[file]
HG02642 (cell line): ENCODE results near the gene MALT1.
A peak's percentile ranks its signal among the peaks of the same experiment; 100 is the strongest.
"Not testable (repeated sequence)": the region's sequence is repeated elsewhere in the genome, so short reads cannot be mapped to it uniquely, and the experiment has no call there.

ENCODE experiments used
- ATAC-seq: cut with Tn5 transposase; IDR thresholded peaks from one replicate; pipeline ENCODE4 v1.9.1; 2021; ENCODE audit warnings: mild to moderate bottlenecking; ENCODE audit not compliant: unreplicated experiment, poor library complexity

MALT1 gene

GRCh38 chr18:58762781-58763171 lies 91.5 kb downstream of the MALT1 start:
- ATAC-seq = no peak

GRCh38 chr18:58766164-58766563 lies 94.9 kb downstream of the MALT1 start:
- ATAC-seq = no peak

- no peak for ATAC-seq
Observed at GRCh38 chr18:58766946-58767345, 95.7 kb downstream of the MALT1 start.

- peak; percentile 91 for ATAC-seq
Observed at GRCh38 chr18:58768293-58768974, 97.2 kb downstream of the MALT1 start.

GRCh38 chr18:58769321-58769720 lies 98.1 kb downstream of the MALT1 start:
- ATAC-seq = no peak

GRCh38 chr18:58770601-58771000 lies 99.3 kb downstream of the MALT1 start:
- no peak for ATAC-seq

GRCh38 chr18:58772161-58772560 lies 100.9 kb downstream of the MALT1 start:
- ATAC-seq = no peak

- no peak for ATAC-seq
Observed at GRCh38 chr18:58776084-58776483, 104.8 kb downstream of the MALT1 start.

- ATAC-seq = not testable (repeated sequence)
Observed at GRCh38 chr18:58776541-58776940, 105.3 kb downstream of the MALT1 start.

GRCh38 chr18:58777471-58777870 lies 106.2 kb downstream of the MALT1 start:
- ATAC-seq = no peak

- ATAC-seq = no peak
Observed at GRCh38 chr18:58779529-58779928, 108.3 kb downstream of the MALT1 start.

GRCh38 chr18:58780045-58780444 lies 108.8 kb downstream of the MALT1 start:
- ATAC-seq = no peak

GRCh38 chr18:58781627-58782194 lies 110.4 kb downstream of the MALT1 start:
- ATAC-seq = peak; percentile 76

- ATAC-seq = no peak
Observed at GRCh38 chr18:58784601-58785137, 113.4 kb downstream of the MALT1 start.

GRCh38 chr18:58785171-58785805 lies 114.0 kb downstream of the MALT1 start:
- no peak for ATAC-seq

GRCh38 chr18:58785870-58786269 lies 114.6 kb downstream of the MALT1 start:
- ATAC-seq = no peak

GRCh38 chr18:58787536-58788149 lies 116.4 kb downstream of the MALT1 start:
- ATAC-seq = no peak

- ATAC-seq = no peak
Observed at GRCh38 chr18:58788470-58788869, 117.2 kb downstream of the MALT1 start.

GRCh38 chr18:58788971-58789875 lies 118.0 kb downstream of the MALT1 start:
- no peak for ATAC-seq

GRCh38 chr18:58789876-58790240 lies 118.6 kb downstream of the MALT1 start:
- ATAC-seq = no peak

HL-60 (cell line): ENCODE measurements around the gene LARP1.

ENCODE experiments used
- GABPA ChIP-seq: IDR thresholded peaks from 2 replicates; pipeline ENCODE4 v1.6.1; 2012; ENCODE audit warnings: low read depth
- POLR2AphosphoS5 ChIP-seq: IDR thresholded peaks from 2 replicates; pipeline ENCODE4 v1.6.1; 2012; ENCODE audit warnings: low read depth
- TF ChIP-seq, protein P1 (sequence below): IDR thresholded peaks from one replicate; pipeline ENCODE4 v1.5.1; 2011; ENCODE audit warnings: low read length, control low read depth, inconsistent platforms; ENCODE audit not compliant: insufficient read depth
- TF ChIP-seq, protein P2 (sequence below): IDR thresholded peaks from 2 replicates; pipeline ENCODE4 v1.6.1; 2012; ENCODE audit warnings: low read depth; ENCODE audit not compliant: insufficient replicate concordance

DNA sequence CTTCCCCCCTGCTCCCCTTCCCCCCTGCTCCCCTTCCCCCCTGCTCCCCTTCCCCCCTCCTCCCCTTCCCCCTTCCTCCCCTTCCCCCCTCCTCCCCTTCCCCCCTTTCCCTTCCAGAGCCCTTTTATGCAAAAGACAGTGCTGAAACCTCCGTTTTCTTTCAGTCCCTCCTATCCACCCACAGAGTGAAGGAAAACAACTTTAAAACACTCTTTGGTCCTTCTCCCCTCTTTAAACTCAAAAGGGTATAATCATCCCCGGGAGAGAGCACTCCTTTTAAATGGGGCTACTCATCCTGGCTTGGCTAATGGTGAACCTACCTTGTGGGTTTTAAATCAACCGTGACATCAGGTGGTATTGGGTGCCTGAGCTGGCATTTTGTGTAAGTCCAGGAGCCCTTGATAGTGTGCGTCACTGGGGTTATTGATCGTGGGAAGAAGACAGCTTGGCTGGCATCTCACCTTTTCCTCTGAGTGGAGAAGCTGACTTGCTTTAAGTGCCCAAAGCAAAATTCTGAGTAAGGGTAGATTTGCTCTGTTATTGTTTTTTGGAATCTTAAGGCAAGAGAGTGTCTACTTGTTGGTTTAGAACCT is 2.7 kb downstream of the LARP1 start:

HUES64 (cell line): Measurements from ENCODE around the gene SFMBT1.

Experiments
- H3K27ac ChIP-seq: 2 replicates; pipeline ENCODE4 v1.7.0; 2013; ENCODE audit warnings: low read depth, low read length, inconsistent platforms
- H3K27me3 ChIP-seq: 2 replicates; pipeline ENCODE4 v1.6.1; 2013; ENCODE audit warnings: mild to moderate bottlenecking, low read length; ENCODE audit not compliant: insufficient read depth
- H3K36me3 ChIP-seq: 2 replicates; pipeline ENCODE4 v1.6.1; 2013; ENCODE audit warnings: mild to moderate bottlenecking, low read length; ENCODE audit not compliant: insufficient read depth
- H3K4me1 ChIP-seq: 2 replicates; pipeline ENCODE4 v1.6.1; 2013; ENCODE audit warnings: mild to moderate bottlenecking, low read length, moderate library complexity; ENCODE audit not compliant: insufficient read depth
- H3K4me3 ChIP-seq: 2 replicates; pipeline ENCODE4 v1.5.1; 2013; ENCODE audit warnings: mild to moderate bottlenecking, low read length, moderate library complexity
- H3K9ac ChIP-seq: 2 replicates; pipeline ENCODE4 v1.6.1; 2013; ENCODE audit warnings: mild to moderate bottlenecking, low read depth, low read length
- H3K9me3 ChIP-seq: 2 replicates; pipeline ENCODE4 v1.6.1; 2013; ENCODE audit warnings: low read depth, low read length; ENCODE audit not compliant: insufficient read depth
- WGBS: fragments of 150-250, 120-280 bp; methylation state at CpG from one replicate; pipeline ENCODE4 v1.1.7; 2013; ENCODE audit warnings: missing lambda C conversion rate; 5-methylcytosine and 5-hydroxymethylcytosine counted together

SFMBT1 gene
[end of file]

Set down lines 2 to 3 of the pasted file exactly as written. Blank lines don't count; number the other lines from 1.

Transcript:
A peak's percentile ranks its signal among the peaks of the same experiment; 100 is the strongest.
"Not testable (repeated sequence)": the region's sequence is repeated elsewhere in the genome, so short reads cannot be mapped to it uniquely, and the experiment has no call there.